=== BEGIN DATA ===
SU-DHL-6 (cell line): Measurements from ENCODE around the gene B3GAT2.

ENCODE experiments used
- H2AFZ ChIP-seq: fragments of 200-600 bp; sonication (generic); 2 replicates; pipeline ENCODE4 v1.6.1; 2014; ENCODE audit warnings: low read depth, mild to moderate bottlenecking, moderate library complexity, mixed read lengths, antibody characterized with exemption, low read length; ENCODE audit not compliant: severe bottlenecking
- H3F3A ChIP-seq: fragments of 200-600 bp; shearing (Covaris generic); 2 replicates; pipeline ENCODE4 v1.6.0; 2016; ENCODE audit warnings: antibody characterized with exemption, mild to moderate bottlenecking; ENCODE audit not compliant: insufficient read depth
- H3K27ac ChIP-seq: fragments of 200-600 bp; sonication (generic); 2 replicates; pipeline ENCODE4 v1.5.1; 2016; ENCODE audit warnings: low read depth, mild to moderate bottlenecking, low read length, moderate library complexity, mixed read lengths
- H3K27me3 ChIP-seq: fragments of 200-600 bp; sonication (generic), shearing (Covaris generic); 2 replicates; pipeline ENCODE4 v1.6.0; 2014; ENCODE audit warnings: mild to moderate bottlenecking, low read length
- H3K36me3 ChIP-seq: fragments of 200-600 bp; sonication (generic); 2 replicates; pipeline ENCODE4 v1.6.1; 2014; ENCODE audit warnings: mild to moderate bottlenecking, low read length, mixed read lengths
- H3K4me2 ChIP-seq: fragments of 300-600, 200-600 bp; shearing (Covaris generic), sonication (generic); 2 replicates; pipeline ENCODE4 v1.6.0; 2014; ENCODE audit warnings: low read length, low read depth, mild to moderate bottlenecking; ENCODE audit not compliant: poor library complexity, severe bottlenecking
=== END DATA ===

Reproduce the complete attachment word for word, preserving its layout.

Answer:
SU-DHL-6 (cell line): Measurements from ENCODE around the gene B3GAT2.

ENCODE experiments used
- H2AFZ ChIP-seq: fragments of 200-600 bp; sonication (generic); 2 replicates; pipeline ENCODE4 v1.6.1; 2014; ENCODE audit warnings: low read depth, mild to moderate bottlenecking, moderate library complexity, mixed read lengths, antibody characterized with exemption, low read length; ENCODE audit not compliant: severe bottlenecking
- H3F3A ChIP-seq: fragments of 200-600 bp; shearing (Covaris generic); 2 replicates; pipeline ENCODE4 v1.6.0; 2016; ENCODE audit warnings: antibody characterized with exemption, mild to moderate bottlenecking; ENCODE audit not compliant: insufficient read depth
- H3K27ac ChIP-seq: fragments of 200-600 bp; sonication (generic); 2 replicates; pipeline ENCODE4 v1.5.1; 2016; ENCODE audit warnings: low read depth, mild to moderate bottlenecking, low read length, moderate library complexity, mixed read lengths
- H3K27me3 ChIP-seq: fragments of 200-600 bp; sonication (generic), shearing (Covaris generic); 2 replicates; pipeline ENCODE4 v1.6.0; 2014; ENCODE audit warnings: mild to moderate bottlenecking, low read length
- H3K36me3 ChIP-seq: fragments of 200-600 bp; sonication (generic); 2 replicates; pipeline ENCODE4 v1.6.1; 2014; ENCODE audit warnings: mild to moderate bottlenecking, low read length, mixed read lengths
- H3K4me2 ChIP-seq: fragments of 300-600, 200-600 bp; shearing (Covaris generic), sonication (generic); 2 replicates; pipeline ENCODE4 v1.6.0; 2014; ENCODE audit warnings: low read length, low read depth, mild to moderate bottlenecking; ENCODE audit not compliant: poor library complexity, severe bottlenecking